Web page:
Yes, it is a personalisation of politics; it is an intense scrutiny on Brown’s capacity, incapacity, rather, for the leadership of this country. Did he not invite this scrutiny himself? I am the best man for the job, he said, this is no time for a novice; this is the time for me.

I suppose some of you read the extracts published yesterday, or picked up on the gist of them here, or from television reports. For those who have not they are altogether stunning. Our Prime Minister’s abusive conduct towards staff at all levels, including quite junior staff like typists, was so bad that he was effectively ‘reprimanded’ by Sir Gus O’Donnell, the cabinet secretary, who told him this was no way to get things done. I saw Brown with that mad misplaced grin being interviewed on television news last night, trying to deny the story, a story of missiles and moods, of effing and blinding and things that go bump in the night.

I’m not going to give a blow by blow account; a few examples will suffice. People were frightened of him because he was always shouting, constantly blaming others when things went wrong. Objects were thrown at people, anything from mobile phones to coke cans. One civil servant applying for a position in Number 10 was asked at the interview if he could cope with “extreme verbal abuse”. The poor man was so scared by the description of what working with Dismal Gordon was like that he simply withdrew his application.

While travelling in his official car Brown was told news that made in clench his fist and swing it back, The aid beside him cowered, fearing he was about to be hit in the face. Instead the fist crashed into the passenger seat in front. He hit the upholstery so regularly that sitting in front of him was considered one of the worst duties among the accompanying protection squad.

Add to this the kind of language favoured by the man then one begins to get a more fully rounded picture. In advance of a meeting of the European Council, Stewart Wood, a senior advisor and a Fellow of Magdalen College, Oxford, arranged a lunchtime reception for the ambassadors, to be held in Downing Street. When Wood tried to brief him Brown yelled, “Why have I got to meet these fucking people? Why are you making me meet these fucking people? I don’t want to meet these fucking people”. He then shoved the shaken Wood aside.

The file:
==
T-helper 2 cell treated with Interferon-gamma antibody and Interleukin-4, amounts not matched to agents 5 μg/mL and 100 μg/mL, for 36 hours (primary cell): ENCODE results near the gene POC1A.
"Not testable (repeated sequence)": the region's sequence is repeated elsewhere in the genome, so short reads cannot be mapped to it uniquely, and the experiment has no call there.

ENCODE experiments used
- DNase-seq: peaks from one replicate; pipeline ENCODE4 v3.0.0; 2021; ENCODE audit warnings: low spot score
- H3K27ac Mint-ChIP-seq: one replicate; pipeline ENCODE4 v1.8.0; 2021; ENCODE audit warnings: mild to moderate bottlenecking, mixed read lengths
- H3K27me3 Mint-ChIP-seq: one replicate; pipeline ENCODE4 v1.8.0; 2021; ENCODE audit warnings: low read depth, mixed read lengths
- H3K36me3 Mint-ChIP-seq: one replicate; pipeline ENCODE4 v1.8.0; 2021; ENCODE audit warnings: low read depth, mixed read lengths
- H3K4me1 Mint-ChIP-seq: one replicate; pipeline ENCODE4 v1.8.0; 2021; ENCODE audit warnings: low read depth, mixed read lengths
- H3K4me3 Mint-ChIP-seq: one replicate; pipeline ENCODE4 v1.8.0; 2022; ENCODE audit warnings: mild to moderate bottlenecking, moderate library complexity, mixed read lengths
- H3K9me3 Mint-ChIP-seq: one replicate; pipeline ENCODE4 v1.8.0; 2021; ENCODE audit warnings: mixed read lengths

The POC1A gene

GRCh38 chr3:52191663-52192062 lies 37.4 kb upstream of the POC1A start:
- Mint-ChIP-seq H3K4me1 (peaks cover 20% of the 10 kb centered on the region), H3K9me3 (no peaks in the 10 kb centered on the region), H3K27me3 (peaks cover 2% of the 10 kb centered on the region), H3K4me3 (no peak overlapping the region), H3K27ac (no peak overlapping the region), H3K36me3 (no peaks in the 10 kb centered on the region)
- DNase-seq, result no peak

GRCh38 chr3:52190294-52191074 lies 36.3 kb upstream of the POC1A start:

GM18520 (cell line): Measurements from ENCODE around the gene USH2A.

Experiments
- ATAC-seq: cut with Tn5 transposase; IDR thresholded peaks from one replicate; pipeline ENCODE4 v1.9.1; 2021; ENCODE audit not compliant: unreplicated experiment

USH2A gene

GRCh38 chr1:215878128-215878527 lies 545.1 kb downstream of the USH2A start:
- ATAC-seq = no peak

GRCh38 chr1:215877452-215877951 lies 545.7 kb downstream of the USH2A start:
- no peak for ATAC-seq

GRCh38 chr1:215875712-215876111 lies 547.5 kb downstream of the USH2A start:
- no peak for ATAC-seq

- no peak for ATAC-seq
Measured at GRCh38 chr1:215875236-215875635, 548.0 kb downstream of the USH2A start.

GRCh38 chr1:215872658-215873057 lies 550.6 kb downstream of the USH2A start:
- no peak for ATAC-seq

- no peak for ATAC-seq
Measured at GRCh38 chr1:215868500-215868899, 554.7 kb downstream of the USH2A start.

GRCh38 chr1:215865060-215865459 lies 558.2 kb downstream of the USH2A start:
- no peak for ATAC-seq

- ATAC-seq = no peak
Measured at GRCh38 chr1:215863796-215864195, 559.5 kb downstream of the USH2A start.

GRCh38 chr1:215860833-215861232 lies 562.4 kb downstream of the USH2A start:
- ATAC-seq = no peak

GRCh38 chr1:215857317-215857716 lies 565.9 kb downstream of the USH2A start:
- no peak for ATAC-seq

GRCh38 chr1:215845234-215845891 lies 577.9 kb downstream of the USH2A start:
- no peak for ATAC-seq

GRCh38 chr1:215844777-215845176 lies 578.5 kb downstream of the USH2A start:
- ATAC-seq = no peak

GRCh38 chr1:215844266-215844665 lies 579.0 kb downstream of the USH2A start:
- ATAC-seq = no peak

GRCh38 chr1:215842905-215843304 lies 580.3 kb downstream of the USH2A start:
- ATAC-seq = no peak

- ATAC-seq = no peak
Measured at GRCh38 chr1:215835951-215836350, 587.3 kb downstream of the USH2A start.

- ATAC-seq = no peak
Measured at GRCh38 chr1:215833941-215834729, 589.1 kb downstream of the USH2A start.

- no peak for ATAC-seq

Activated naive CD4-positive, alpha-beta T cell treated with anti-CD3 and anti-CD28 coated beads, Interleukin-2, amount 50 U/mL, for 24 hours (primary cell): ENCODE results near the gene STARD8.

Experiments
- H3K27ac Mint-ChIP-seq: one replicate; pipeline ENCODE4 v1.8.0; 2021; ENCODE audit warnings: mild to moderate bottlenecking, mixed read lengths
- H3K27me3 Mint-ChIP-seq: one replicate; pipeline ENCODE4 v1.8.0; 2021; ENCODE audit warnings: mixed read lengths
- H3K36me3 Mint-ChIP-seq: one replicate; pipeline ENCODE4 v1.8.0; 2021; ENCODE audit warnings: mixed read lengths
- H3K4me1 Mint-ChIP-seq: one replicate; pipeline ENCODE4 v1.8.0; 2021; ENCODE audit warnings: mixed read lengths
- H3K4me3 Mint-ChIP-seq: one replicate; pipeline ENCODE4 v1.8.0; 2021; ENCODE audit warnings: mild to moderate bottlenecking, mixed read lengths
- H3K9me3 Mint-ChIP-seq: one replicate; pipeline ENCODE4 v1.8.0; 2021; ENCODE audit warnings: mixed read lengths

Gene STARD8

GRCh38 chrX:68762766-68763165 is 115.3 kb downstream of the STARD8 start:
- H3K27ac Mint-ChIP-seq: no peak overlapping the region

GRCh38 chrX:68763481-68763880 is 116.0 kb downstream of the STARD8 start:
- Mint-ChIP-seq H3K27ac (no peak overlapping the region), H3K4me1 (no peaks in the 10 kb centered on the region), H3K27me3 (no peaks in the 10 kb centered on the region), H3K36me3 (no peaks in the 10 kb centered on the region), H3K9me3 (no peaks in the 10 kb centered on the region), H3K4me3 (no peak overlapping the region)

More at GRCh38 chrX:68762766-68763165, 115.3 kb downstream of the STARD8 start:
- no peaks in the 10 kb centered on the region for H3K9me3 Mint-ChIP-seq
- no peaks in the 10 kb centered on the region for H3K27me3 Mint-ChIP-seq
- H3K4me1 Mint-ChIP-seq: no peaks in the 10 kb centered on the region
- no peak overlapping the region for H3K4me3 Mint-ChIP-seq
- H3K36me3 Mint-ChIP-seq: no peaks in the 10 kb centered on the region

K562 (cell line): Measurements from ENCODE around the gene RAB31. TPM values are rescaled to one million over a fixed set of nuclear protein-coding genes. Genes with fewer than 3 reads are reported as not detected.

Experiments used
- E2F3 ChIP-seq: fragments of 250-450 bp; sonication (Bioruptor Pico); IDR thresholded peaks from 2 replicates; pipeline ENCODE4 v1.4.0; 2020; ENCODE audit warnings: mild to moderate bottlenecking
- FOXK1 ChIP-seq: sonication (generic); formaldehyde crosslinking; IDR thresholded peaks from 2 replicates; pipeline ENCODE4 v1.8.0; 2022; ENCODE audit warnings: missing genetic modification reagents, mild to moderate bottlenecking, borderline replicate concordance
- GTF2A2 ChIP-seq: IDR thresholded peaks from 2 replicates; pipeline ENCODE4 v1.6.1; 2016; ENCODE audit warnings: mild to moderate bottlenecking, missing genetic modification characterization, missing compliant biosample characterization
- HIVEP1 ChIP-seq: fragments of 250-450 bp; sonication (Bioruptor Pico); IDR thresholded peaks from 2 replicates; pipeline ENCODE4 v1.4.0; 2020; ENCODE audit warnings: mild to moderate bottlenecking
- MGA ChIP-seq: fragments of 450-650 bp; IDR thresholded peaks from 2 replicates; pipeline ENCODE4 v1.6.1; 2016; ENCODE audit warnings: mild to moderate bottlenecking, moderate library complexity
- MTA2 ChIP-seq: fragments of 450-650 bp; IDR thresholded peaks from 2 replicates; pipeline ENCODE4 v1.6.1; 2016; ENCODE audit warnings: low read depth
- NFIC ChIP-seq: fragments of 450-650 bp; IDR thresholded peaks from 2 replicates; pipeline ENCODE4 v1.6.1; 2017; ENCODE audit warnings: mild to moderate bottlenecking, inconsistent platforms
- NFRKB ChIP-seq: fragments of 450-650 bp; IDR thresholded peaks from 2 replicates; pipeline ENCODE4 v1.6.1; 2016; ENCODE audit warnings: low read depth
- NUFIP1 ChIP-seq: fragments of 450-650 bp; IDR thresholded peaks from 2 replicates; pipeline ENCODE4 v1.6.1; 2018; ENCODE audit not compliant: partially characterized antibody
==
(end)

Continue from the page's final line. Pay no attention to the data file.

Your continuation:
It goes on like this. There are also tales of plots and intrigues, including one involving Jack Straw, which would not have been out of place in the Byzantine court. Oh, they could plot and intrigue alright but not one of them had the courage to act in a way that might have saved themselves, their party and this benighted government.

Rawnsley has based his book on extensive research, on thousands of interviews with some of the principle figures of New Labour over the years. Some five hundred people contributed specifically to the book itself. But he has been careful not to let animosity and hatred-and there is so much of that- speak for itself. He only included incidents of abusive behaviour, he says in an accompanying article, once he had attained confirmation from impeccable sources. Some episodes, though carrying a high degree of verisimilitude, were excluded because the proof was not cast iron –“Only once I was satisfied by the veracity of the story did it go into the book. The sources are 24 carat.”

I’m not going to say that this is a shocking story because I am no longer shocked by anything that happens in British politics. Even so, it’s sad to see the senior political office in the land degenerate in such a way; for power to devolve on a man such as this, a man who has neither the capacity nor the temperament for leadership; a individual who is so clearly the worst man for the job.

How are the mighty fallen in the midst of the battle! O Jonathan, thou wast slain in thine high places